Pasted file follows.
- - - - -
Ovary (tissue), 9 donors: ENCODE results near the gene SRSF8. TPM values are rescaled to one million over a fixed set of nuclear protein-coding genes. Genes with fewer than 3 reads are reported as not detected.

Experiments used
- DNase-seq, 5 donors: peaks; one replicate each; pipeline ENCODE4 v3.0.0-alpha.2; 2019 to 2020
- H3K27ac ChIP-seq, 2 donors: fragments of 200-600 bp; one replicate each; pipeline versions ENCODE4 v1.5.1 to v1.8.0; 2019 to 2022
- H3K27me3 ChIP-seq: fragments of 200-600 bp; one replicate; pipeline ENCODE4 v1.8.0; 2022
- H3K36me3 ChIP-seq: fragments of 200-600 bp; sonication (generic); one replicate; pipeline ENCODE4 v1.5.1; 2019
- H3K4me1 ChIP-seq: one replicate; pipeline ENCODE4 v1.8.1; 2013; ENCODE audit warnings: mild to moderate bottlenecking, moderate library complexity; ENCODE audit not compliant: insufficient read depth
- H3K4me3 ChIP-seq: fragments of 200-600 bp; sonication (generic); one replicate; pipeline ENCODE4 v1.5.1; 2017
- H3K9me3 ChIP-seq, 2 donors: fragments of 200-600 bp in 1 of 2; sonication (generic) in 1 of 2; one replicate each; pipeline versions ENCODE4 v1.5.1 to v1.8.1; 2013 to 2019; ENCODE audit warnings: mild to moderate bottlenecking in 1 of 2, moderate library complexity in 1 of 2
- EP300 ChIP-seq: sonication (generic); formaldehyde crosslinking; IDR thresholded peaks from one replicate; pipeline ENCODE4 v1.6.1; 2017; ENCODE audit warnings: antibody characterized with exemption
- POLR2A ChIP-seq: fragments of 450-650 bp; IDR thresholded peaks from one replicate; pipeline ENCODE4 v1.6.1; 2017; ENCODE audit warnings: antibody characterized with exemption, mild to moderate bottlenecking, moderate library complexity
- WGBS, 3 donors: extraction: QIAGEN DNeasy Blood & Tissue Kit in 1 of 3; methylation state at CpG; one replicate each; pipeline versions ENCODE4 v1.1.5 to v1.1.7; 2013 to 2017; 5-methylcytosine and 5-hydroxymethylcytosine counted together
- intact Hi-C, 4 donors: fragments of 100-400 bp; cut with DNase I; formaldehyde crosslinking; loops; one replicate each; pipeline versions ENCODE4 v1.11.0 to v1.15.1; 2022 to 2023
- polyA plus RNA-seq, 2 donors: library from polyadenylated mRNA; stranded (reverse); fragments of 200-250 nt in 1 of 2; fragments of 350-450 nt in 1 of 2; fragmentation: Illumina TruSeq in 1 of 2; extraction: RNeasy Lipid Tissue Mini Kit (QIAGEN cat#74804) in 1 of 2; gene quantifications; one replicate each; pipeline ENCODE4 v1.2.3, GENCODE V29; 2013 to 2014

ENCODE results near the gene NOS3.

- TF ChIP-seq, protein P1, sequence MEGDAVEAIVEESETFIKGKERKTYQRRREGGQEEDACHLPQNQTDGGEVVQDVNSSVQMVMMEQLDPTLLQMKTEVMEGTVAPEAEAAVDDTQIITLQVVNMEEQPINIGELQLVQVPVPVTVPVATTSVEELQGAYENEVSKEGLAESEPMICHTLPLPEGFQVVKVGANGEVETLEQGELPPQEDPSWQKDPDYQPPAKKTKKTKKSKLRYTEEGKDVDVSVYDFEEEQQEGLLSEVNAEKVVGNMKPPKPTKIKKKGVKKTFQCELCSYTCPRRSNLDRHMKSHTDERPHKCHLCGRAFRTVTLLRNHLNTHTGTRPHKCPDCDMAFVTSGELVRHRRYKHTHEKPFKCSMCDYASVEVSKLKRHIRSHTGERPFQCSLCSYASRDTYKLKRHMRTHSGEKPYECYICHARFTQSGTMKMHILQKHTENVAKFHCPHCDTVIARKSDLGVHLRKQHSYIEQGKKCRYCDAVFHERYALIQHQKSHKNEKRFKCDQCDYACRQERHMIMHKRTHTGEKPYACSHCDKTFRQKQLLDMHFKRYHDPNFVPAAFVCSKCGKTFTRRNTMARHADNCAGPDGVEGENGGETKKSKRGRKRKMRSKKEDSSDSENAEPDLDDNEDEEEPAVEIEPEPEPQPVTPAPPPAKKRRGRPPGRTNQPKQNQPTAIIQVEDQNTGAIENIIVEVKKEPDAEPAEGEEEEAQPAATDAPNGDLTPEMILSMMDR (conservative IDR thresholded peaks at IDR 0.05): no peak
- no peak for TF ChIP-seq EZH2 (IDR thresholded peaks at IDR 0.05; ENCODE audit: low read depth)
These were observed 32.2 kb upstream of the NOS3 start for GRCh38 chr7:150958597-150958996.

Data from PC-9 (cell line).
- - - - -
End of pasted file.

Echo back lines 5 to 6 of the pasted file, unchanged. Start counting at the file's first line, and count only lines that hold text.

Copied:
- H3K27me3 ChIP-seq: fragments of 200-600 bp; one replicate; pipeline ENCODE4 v1.8.0; 2022
- H3K36me3 ChIP-seq: fragments of 200-600 bp; sonication (generic); one replicate; pipeline ENCODE4 v1.5.1; 2019